The AAPC’s Black History Living Museum Goes Online for 2021
“We were having this discussion: ‘What can we do for the parents, for the students, so that we can engage each other and come together and share our history?’…So we came up with this project, and we called it Black History Living Museum. You know why it’s ‘Living’? Because our history is alive and well. It’s not the past, it’s now.” ~ Nicole Phoenix, Black History Living Museum Co-Chair
One of the African American Parent Council (AAPC)’s most beloved initiatives is the Black History Living Museum (BHLM), which debuted in May of 2019. This innovative and interactive project brings the PUSD community together through story. PUSD parent and BHLM co-chair Nicole Phoenix joined the AAPC after her family moved from Atlanta, Georgia to Pasadena, looking for a place to find information, resources, and get more engaged with the school district. Through the AAPC, she learned about opportunities for PUSD students, found rewarding parent engagement, as well as support, advice, and answers to every question she had about Pasadena, about the school district, and about how to help her daughters succeed.
Phoenix introduced the idea of a research project for elementary students, who would research an African-American person, either past or present, and create a presentation board on that individual. On the day of the museum, students dress up as their chosen person and come to life, introducing their research as if they were that individual.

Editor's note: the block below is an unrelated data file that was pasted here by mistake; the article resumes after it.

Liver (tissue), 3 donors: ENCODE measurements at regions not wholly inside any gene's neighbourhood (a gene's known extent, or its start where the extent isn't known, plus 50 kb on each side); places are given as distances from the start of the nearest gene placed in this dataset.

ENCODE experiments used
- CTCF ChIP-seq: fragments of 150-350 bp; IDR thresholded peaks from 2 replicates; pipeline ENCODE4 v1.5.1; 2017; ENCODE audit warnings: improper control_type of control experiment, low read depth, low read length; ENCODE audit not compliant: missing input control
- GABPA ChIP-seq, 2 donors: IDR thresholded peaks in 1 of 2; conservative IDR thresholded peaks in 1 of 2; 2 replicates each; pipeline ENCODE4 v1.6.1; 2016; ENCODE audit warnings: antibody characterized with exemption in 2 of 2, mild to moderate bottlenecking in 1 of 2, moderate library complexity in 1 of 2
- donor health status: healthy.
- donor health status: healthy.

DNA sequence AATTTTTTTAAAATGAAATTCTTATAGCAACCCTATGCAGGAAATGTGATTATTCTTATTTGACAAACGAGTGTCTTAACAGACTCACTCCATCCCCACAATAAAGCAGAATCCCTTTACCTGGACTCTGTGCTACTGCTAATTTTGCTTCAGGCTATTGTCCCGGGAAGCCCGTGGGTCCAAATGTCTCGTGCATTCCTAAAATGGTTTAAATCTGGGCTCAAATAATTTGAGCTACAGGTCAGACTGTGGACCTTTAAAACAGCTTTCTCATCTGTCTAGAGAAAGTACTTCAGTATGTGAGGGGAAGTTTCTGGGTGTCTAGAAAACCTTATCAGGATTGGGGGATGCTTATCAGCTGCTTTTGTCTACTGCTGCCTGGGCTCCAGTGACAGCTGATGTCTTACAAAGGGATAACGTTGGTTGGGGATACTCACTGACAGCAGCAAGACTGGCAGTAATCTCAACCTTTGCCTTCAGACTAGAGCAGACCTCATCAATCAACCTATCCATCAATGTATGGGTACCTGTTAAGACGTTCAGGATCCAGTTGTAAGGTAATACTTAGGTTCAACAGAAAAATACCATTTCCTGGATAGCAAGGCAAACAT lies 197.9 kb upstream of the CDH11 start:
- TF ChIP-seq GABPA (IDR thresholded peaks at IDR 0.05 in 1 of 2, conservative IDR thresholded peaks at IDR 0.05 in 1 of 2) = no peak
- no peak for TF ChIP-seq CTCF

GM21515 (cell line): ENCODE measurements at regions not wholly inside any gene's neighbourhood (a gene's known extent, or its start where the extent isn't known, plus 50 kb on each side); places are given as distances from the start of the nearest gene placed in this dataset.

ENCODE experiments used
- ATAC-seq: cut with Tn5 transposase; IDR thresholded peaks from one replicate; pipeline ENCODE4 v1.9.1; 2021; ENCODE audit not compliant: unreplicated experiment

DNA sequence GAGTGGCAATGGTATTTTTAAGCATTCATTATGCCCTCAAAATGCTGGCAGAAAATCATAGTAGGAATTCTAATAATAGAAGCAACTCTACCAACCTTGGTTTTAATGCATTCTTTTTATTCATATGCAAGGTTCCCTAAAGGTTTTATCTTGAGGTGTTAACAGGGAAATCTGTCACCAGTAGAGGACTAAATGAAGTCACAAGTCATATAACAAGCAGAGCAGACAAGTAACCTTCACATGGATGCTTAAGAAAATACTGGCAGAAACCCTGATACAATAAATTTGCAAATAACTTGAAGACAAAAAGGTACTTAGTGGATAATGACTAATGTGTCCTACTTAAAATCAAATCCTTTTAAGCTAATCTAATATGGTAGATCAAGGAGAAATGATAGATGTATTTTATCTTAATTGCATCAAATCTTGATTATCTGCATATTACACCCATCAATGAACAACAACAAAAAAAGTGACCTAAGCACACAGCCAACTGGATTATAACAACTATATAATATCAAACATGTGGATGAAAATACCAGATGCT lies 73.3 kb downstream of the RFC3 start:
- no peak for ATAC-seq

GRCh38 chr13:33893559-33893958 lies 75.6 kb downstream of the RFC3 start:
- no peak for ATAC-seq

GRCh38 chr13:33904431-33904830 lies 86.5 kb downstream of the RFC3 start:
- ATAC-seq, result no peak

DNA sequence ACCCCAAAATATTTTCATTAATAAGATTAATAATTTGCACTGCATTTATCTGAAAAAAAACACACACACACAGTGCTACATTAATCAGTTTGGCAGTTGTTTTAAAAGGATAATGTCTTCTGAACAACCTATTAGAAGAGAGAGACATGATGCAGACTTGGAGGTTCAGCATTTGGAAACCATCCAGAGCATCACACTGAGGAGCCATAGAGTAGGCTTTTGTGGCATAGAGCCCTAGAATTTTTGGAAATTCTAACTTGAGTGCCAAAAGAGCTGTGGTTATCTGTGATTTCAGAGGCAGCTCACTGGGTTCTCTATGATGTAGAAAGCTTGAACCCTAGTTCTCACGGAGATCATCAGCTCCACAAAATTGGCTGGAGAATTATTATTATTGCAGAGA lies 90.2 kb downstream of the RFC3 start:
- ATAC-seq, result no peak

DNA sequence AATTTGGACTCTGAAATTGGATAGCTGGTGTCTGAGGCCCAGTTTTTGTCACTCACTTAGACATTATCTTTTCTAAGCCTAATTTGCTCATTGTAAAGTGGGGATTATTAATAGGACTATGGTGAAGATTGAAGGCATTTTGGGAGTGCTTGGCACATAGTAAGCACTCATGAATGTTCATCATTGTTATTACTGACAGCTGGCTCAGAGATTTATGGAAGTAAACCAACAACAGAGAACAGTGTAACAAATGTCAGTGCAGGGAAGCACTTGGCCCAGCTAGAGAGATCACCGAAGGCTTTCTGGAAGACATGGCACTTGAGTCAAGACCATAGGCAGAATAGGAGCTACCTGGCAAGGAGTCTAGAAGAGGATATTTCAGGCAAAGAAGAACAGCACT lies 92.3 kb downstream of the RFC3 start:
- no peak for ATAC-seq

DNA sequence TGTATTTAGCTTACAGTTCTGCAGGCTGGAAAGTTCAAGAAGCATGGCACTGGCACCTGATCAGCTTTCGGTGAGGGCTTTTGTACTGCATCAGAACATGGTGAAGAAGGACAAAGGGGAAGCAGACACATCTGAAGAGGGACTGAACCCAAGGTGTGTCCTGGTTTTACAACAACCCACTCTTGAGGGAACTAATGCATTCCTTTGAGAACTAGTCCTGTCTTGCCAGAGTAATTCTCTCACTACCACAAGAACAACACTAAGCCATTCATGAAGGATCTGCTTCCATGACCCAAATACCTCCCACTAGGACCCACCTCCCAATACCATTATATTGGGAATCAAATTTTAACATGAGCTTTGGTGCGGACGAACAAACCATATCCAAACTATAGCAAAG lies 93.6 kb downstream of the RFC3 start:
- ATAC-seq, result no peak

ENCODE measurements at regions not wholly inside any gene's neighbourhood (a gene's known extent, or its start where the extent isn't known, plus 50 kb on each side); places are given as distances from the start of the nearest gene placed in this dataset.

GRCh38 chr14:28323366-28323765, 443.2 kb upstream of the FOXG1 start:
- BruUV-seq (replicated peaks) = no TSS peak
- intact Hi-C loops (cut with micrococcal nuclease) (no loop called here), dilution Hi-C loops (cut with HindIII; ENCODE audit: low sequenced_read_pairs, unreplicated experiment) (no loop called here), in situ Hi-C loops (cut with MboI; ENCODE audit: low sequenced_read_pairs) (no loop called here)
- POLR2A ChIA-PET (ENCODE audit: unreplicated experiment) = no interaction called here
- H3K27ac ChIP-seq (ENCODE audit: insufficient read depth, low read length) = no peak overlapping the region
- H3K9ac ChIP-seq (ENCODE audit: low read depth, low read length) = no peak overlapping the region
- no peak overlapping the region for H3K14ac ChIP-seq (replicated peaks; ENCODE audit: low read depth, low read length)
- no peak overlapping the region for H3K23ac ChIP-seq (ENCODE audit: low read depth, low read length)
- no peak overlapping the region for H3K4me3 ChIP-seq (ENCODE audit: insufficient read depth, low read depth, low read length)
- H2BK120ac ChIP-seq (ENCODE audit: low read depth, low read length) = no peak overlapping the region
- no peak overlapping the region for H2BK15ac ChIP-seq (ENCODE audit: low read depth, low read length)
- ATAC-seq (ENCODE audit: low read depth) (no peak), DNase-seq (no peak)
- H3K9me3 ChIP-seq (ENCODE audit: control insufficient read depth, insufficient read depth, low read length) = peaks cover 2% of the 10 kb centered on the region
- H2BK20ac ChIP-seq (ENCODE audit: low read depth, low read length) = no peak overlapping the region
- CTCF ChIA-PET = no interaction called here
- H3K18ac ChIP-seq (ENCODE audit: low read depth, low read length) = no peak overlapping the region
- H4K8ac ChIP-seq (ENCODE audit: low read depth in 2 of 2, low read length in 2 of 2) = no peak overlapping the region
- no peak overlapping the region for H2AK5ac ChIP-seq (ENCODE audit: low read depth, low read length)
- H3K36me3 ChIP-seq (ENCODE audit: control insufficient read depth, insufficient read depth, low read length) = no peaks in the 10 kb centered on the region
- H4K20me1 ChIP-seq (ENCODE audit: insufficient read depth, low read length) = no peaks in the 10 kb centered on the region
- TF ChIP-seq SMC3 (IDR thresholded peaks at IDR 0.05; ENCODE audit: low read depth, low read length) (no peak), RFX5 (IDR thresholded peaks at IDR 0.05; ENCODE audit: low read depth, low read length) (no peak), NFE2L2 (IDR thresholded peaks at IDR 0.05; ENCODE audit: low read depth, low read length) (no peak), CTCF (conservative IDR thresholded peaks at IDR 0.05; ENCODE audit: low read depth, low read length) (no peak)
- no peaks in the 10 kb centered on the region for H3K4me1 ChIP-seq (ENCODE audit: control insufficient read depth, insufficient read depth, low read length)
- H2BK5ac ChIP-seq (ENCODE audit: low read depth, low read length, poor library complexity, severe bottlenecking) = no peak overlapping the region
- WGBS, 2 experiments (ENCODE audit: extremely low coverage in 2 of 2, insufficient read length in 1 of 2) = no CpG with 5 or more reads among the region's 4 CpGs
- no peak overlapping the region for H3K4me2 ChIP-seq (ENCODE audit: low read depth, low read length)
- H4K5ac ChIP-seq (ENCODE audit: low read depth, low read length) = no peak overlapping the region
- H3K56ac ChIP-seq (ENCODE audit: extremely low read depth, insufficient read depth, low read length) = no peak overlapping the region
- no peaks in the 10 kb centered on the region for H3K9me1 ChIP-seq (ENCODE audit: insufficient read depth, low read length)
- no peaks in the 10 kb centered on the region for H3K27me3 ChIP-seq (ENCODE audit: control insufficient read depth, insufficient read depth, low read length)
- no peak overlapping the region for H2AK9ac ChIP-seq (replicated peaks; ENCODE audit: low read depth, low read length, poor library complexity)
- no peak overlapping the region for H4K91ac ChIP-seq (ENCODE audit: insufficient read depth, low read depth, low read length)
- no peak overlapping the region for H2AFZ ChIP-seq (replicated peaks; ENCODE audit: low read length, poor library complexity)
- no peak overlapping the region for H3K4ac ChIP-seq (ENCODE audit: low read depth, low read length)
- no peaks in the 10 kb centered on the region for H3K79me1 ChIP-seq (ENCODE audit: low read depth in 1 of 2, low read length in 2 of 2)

The BHLM is more than just a school project; after all, the presentations are ungraded. BHLM hopes to foster unity and shared humanity through storytelling. Students can relate and see themselves in the person that they’ve researched and step into someone else’s shoes—literally. All students from third to fifth grade are invited to participate, and the committee encourages students to use the research for their Black History Month class projects for their BHLM presentation.
Students are judged based on the best overall speech, presentation, and creativity bringing their person to life. Previously, the BHLM judges have included various members of the PUSD community: from PUSD Board members, to teachers, to parents. The AAPC’s executive team stepped in to do the judging this year, though none of them enjoyed having to choose between students.
While there is a certain criteria students need to meet, students are in competition with themselves more than anyone else. All students are given certificates for participating, and the committee wants students to know that aside from the criteria, there is no right or wrong way to create and deliver their presentation. Each student’s individuality and voice is heard, valued, and celebrated.
Of course, the pandemic hit worldwide in 2020, halting, among other things, the AAPC’s plans to continue the wildly popular project. Despite the circumstances, the committee didn’t want to just set the BHLM aside, so they turned to each other and the wider PUSD community to figure out how to make it happen virtually. Co-chairs Kim Jones and Nicole Phoenix, along with the BHLM committee, put in hours of work to put together a program akin to an online guided tour of the BHLM.